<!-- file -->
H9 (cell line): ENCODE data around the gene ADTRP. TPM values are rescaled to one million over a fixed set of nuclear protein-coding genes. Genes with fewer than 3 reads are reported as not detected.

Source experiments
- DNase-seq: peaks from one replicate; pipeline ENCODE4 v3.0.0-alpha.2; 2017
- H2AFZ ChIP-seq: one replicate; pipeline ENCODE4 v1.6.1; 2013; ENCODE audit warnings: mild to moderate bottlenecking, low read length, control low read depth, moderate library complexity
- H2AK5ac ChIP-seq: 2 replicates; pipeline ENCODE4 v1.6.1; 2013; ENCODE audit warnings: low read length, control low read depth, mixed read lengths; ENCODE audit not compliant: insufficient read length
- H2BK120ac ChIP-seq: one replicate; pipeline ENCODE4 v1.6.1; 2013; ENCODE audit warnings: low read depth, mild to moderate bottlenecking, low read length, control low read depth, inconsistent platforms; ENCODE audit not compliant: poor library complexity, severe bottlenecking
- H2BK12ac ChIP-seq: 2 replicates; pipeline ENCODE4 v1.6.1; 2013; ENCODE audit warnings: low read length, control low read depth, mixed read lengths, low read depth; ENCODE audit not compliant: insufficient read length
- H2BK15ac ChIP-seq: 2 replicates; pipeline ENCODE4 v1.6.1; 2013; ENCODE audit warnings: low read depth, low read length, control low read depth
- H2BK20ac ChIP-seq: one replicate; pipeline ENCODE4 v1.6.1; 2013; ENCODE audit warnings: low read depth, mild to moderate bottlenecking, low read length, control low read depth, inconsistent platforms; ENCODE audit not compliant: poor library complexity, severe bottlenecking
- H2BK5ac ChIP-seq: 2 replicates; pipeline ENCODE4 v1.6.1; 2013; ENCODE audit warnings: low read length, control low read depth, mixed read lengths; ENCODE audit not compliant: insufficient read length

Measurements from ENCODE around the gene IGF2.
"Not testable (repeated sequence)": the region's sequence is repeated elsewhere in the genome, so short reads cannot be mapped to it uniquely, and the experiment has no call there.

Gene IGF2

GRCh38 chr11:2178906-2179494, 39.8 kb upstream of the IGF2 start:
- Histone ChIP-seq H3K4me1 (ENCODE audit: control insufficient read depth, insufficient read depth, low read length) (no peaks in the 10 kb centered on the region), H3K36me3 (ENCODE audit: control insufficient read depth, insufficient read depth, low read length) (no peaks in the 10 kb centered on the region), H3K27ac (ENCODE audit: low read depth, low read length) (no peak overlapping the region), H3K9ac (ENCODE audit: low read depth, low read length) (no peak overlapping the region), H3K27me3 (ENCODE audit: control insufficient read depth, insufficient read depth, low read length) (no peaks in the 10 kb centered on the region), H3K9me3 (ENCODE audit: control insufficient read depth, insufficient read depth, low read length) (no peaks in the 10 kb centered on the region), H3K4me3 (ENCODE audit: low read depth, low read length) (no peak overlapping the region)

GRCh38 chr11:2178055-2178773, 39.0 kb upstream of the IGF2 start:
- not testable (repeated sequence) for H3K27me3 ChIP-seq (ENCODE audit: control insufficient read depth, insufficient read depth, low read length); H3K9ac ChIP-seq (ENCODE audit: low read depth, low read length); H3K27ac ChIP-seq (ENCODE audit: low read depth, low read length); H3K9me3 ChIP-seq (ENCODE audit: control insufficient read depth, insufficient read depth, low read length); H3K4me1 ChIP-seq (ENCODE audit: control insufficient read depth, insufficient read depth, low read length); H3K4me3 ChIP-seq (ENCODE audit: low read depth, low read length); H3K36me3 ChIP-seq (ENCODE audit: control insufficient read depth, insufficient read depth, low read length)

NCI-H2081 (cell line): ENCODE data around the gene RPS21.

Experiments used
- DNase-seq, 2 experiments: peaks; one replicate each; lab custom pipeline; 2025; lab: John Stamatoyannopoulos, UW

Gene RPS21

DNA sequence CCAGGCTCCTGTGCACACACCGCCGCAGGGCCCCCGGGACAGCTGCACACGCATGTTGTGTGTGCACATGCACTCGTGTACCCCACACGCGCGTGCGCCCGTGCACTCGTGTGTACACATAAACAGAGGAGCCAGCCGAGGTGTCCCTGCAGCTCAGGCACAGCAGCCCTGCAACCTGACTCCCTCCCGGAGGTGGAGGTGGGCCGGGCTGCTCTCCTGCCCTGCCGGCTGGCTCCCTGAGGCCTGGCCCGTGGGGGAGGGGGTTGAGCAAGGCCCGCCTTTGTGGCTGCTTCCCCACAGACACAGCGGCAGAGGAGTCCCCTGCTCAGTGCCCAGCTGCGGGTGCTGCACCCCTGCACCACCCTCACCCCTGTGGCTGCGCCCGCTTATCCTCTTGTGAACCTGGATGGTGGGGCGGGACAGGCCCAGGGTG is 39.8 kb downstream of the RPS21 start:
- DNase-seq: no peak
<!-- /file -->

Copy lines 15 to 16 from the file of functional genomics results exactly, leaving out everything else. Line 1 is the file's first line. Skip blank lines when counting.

- Histone ChIP-seq H3K4me1 (ENCODE audit: control insufficient read depth, insufficient read depth, low read length) (no peaks in the 10 kb centered on the region), H3K36me3 (ENCODE audit: control insufficient read depth, insufficient read depth, low read length) (no peaks in the 10 kb centered on the region), H3K27ac (ENCODE audit: low read depth, low read length) (no peak overlapping the region), H3K9ac (ENCODE audit: low read depth, low read length) (no peak overlapping the region), H3K27me3 (ENCODE audit: control insufficient read depth, insufficient read depth, low read length) (no peaks in the 10 kb centered on the region), H3K9me3 (ENCODE audit: control insufficient read depth, insufficient read depth, low read length) (no peaks in the 10 kb centered on the region), H3K4me3 (ENCODE audit: low read depth, low read length) (no peak overlapping the region)

GRCh38 chr11:2178055-2178773, 39.0 kb upstream of the IGF2 start: